Figure 1: Sample data (duration: 40 seconds)

The data needed for this study is open source The data is collected for 108 nights and be to different patients with different psychological conditions. However, for the sake of this study, we only consider the data for a healthy psychology in the first part. After the model is trained on this dataset, it can be extended to a few other datasets to compare performance.


The training data set has 17,725,426 data points, each separated at a fixed time interval of 0.0019531 seconds. The only EEG reading that this study concerns with is F2-F4 signal. Separately, data about the start time and duration of phase A is also available. Both of these data files are combined into a single data file by labelling each data point in the EEG dataset with information about the presence of a CAP cycle. This data file has three columns, column one represents the absolute time (in seconds) at which a reading was recorded, column two is the actual EEG reading (in microvolts), column three, are binary representations (0 or 1), where 0 indicates the absence of phase A at this given time and 1 indicates presence of phase A at this time. This cleaned data is then used for pre-processing, followed by training a binary classifier.


The EEG data is highly non-stationary. A non-stationary data is characterized by time-varying mean and variance. It is important to make the data stationary to draw any conclusive evidence relating to the presence of phase A during any given time interval.

Differential moving average is used to make the data stationary. The Dickey-Fuller test (Said, 1984) is used to test stationarity. It was found that a differential moving average with window size of 15 made the data the most stationary, as shown by the corresponding test statistic value. The first window size value was selected randomly. Based on the test statistic value obtained at this point, the next point was selected and so on until the best value was obtained. The original EEG readings were then transformed into differential moving average values using a window size of 15.


This study intends to classify each data point based on the 0 or 1 value indicated in the third column in the dataset. The objective is to distinguish those data points that fall under the duration of phase A from those that do not. In addition, this dataset is highly sequential. In other words, if phase A occurs at any given data point, the chances of phase A continuing to the next data point are very high. In order to train a classifier for a problem of this type, additional feature


The original data points are merely a sequence of stationary EEG values. This sequence can be denoted as follows:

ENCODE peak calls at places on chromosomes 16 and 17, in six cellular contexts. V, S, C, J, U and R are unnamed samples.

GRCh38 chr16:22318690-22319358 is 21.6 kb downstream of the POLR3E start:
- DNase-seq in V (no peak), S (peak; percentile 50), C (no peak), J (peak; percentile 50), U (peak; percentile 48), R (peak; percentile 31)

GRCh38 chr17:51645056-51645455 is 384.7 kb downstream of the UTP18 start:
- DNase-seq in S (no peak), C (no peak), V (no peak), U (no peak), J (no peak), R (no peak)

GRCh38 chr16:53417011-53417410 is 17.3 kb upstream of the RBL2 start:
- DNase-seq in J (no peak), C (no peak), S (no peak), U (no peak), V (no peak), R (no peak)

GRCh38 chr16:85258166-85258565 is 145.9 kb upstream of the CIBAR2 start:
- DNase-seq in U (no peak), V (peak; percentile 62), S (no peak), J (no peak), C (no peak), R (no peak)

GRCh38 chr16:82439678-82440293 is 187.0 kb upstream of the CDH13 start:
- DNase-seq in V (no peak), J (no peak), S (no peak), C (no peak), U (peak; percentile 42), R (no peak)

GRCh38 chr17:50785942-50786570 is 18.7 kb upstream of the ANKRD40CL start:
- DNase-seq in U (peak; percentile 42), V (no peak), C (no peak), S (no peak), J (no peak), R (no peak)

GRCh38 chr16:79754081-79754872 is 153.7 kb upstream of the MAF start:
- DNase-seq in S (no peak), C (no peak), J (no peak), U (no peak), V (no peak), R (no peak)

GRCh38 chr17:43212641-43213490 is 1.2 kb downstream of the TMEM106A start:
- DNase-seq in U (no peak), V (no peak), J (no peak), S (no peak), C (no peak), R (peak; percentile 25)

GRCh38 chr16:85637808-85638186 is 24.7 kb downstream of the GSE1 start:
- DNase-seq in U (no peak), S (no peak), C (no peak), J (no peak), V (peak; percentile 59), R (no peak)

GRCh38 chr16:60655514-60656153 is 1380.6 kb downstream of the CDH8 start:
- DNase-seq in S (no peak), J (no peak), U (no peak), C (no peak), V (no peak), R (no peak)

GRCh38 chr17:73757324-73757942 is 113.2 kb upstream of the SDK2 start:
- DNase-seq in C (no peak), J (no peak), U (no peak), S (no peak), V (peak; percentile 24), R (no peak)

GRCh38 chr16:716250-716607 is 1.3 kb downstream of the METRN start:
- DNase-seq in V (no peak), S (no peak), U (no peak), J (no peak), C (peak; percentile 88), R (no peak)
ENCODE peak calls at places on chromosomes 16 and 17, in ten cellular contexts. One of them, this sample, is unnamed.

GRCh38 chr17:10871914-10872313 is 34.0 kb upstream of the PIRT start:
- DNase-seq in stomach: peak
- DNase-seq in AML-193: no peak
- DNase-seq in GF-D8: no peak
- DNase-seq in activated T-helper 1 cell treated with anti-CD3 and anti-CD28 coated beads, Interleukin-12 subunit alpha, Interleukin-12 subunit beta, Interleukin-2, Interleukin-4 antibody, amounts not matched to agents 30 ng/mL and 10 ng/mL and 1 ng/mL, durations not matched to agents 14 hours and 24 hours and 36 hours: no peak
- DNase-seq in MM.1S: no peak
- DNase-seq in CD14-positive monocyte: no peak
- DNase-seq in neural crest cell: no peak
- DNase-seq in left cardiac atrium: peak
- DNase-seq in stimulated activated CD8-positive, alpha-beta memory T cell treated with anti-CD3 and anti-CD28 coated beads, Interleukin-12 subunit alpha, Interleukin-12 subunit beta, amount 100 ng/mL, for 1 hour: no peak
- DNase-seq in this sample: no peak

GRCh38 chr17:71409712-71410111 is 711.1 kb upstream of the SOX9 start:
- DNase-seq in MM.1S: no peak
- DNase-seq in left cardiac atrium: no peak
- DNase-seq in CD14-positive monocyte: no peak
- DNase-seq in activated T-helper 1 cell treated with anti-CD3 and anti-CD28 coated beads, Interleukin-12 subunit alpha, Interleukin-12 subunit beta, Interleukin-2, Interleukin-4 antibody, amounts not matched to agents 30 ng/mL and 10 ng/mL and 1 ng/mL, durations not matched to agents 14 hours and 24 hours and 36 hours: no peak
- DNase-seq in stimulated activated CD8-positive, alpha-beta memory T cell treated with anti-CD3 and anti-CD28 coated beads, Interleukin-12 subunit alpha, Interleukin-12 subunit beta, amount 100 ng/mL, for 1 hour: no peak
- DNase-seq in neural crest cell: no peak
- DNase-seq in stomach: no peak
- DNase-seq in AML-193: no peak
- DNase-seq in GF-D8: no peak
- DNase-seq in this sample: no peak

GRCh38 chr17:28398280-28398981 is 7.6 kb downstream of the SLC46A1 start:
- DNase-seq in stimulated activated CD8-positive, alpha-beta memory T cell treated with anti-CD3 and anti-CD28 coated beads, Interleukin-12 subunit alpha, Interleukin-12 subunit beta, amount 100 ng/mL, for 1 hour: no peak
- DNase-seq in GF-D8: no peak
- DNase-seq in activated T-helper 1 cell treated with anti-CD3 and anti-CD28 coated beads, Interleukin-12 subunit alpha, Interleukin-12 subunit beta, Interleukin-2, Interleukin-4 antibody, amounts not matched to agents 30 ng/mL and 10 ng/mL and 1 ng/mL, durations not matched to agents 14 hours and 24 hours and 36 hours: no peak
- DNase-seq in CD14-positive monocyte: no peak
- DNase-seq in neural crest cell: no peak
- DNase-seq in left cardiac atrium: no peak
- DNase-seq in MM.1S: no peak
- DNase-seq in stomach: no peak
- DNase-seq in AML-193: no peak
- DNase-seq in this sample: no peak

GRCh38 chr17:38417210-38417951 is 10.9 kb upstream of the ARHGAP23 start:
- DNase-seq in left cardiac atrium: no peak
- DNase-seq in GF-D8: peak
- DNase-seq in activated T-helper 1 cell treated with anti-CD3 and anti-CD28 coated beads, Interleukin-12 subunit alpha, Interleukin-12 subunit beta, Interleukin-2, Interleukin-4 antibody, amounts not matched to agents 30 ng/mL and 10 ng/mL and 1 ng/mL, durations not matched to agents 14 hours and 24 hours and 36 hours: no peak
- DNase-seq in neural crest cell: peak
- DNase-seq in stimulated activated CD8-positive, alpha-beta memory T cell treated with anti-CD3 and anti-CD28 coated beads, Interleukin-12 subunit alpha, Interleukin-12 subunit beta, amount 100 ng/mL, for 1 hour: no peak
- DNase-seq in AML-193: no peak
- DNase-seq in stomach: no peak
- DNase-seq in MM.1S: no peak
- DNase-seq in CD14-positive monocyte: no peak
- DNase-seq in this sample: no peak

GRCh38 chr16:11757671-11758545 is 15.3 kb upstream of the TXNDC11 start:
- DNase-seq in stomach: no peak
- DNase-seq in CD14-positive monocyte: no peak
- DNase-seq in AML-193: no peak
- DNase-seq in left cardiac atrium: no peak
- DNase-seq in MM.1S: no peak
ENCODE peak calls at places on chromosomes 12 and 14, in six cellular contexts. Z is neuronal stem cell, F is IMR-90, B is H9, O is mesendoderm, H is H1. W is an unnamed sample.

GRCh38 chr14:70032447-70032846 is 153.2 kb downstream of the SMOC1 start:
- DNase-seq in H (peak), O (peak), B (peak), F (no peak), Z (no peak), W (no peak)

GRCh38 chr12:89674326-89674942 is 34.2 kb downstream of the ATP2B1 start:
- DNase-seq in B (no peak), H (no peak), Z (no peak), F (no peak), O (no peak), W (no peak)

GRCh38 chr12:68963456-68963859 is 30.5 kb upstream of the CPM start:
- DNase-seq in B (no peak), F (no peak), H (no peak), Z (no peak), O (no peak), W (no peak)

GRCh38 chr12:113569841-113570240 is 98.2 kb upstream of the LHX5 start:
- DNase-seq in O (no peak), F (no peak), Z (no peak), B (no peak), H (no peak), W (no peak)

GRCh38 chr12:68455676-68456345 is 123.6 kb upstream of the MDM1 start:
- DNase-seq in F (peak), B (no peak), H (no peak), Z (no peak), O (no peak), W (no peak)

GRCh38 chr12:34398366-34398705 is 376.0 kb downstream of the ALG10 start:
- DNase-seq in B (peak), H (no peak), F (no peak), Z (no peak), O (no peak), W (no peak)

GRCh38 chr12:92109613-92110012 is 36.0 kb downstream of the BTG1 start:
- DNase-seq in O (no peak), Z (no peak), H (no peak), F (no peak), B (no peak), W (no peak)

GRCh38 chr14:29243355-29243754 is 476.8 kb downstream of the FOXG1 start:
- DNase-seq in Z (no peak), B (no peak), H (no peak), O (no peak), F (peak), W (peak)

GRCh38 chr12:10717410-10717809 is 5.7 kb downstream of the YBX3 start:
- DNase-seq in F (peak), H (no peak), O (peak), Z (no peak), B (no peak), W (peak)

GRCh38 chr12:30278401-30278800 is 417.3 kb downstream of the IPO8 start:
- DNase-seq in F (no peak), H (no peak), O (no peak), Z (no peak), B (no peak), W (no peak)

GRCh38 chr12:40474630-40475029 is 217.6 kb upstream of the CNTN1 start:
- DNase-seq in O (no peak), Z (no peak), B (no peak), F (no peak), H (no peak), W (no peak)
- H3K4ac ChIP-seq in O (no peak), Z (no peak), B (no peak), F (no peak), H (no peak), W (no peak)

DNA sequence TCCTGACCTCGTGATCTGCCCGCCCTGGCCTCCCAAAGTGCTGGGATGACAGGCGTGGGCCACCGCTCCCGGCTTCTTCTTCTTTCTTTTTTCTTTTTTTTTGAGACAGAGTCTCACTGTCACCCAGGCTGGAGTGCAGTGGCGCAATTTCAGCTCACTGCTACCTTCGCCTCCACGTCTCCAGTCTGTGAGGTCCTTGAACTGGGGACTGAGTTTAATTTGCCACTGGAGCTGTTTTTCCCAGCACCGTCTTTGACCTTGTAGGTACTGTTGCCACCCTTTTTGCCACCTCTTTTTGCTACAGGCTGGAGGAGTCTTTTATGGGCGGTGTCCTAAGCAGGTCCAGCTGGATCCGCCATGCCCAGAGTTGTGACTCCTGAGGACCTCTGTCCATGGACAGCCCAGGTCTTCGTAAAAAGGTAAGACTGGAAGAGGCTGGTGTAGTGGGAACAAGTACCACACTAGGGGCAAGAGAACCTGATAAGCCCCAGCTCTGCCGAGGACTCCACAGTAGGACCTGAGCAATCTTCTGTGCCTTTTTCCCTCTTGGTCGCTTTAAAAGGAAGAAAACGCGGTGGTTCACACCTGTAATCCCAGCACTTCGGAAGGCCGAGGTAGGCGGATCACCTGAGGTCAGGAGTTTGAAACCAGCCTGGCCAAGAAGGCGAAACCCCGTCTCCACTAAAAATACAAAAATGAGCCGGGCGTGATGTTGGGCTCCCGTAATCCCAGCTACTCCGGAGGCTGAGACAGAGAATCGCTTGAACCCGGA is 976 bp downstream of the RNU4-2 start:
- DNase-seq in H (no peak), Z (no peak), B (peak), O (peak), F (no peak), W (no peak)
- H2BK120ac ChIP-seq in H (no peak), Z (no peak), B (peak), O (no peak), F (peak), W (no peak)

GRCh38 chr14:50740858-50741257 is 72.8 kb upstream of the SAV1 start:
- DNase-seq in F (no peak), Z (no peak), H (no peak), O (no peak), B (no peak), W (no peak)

Where, X1, X2 are the first two data points of the sequence, Xw and Xp are some intermediate data points and XN denotes the last data points.

The labels corresponding to these data points can be represented in the following manner-

yi = 1 indicates the presence of phase A in that duration and yi = 0 indicates the absence.

To ensure sequential properties of the data points are maintained during training, the data points are transformed into data vectors denoted in the following manner-

Accordingly, the feauture matrix can be formulated as:

where ‘w’ is called the window and ‘p’ is called the stride. Both w and p are hyper-parameters. Their values are determined by running tests on the cross-validation data. It is important to note that if the value of p is greater than w, some data points are lost. So, the upper-limit of p is kept w for cross-validation. There are a number of ways in which each of these data vectors can be labelled. A heuristic is to choose the label of the last data point within the vector and assign it to the entire data vector. Another approach could be to method is to implement a maximum vote strategy. In this method, the label is given to any data vector Xi is ‘0’ if maximum number of data points contained in this data vector have label ‘0’, else it is 1. If w is even and there are equal number of ‘0’ and ‘1’ labels to the data points, ‘0’ is chosen as the tie-breaker, since the probability of getting a ‘0’ is much more than the probability of getting a ‘1’.

There can be combinations of weighted averages of data point labels that could be used to assign labels to a vector. But, since the number of zeros is much greater than the number of ones, it might make sense to assign a vector a label of ‘1’ even if only one data point in the vector has a label of ‘1’. There is a compromise with detecting the accurate duration of phase A, but for the sake of this study, this compromise is ignored, as long as the size of window, w, is fairly small. In the current implementation, we have assigned the value of the last data point to the vector.